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Quis custodiet ipsos custodes? Conflict of interest in Troubled Waters Investigation


Who will guard the guardians?

A good question to consider now. Is it not a conflict of interest, when the General Counsel describes himself as the lawyer of the president and the provost to have Mr. Rotenberg involved in an investigation of the administration's censorship of Troubled Waters?

Based on what follows, I think so.

Academic Freedom and Tenure Committee Friday, October 22, 2010
"Mr. Rotenberg said he is the lawyer; his clients, the President and the Provost, have already answered the question"

"She [Professor Elliot] also noted that the President, at the FCC meeting the preceding day, had said that the default for decision-making must be to forward the issue to the Provost
if there is a question about academic freedom. Her question now, to which she invites Mr. Rotenberg to respond in the future, is what, in existing policies and procedures, did not happen? What flaw is there in policies and procedures that caused the problem? The Committee would like to work with him on answering that question. Mr. Rotenberg said that he would review the questions from FCC and that he and the Provost would do whatever they can to deal with them and will follow the Committee's guidance on what it needs."

As one of my friends put it:

If the clients of the general counsel are the president and the provost, then a conflict of interest prevents the general counsel from conducting an independent investigation and from advising any other groups, such as the Academic Freedom & Tenure Committee or the Faculty Consultative Committee.


Rule 1.7 (a) of the Minnesota Rules of Professional Conduct (formerly known as the Canons of Ethics).

"Except as provided in paragraph (b), a lawyer shall not represent a client if the representation involves a concurrent conflict of interest.

A concurrent conflict of interest exists if:

(1) the representation of one client [president and provost] will be directly adverse to another client [the University]; or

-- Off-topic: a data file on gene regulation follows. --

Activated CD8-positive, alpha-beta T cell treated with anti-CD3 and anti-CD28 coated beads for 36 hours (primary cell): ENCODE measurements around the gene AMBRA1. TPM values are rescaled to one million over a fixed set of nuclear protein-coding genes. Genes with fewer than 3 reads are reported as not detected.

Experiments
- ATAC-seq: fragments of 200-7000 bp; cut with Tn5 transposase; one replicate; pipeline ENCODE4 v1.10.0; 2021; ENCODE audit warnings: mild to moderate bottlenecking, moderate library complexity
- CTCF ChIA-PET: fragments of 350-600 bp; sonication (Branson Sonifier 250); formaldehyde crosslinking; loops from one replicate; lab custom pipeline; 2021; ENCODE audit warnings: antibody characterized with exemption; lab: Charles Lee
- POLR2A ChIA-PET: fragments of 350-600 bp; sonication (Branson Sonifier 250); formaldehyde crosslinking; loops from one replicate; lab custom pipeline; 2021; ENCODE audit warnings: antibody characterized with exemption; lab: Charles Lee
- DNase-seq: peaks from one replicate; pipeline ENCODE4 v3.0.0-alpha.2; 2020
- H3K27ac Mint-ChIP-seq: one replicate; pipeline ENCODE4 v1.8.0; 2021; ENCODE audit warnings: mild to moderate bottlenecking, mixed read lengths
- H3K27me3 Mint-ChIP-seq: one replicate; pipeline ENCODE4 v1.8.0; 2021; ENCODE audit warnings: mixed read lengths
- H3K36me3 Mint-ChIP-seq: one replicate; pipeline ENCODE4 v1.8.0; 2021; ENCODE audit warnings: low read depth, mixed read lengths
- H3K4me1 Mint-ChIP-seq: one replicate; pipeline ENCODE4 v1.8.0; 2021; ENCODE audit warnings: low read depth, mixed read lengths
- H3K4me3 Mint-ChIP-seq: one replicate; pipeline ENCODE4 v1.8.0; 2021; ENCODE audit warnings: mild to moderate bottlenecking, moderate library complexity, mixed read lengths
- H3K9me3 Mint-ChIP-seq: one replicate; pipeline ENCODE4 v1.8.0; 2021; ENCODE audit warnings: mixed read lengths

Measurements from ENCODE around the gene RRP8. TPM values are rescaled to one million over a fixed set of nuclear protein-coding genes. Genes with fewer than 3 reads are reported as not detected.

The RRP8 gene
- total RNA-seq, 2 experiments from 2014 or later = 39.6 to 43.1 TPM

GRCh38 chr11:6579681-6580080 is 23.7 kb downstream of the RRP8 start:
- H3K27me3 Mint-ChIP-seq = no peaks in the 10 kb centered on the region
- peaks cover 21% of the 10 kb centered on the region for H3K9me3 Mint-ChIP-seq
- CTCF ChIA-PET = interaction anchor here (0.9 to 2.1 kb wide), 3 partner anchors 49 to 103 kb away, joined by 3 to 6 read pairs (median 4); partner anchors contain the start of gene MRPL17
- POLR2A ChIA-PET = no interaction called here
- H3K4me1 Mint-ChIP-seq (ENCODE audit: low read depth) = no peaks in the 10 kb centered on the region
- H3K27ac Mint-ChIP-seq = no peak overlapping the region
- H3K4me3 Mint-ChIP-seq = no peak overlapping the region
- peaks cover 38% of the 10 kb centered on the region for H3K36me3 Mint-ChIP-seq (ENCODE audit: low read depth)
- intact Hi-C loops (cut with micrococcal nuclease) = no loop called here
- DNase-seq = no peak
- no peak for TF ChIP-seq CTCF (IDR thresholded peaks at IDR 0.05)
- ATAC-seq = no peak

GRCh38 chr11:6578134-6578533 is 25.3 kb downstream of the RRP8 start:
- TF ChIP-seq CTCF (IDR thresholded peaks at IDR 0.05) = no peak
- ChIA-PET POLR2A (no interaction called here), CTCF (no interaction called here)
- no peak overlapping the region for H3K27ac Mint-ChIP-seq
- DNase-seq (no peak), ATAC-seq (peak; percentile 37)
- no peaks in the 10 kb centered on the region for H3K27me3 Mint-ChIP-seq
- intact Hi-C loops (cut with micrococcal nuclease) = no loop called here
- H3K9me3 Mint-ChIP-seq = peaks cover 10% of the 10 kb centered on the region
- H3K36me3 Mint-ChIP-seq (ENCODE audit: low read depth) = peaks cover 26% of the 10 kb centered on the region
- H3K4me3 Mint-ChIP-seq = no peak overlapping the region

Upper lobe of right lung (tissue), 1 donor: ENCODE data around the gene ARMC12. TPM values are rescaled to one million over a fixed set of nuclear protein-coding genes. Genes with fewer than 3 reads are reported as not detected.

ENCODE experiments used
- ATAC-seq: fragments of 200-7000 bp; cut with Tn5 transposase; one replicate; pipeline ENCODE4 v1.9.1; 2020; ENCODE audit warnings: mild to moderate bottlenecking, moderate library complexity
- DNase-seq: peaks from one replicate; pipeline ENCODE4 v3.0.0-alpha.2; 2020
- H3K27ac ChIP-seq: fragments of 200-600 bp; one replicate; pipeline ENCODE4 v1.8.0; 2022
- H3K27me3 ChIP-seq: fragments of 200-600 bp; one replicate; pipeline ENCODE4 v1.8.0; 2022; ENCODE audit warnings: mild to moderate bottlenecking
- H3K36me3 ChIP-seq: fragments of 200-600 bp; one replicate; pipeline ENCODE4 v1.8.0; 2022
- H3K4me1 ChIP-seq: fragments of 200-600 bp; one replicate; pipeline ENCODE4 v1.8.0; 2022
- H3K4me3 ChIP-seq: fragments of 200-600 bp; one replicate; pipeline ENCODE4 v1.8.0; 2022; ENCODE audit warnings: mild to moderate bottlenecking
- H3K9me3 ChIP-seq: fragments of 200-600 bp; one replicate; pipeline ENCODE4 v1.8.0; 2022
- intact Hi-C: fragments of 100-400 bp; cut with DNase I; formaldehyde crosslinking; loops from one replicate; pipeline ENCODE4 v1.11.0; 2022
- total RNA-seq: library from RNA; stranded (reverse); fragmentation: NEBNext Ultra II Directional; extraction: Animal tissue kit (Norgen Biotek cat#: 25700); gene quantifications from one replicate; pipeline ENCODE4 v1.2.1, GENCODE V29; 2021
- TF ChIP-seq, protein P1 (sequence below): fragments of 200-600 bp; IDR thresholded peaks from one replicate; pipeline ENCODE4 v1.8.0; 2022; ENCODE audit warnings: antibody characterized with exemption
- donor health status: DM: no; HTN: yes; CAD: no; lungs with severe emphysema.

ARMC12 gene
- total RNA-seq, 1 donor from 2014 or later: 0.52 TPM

(2) there is a significant risk that the representation of one or more clients [the University] will be materially limited by the lawyer's responsibilities to another client [president and provost], a former client or a third person, or by a personal interest of the lawyer [a general counsel who may serve at the pleasure of the president].

Rule 1.8 (b) of the Minnesota Rules of Professional Conduct

"A lawyer shall not use information relating to representation of a client [president and provost] to the disadvantage of the client unless the client gives informed consent, except as permitted or required by these rules."

Rule 1.13(f) of the Minnesota Rules of Professional Conduct

"A lawyer representing an organization [the University] may also represent any of its directors, officers, employees, members, shareholders, or other constituents, subject to the provisions of Rule 1.7. If the organization's consent to the dual representation is required by Rule 1.7, the consent shall be given by an appropriate official of the organization other than the individual who is to be represented [president and provost], or by the shareholders."

Are the administrators and the members of the faculty blind to this conflict of interest and the ethical obligations of the general counsel?

An outside, independent, investigation of this matter is called for. A suggested mechanism has been given in Community Voices on the Star-Tribune website:

A Call for an Independent Investigation of Troubled Waters at the University of Minnesota

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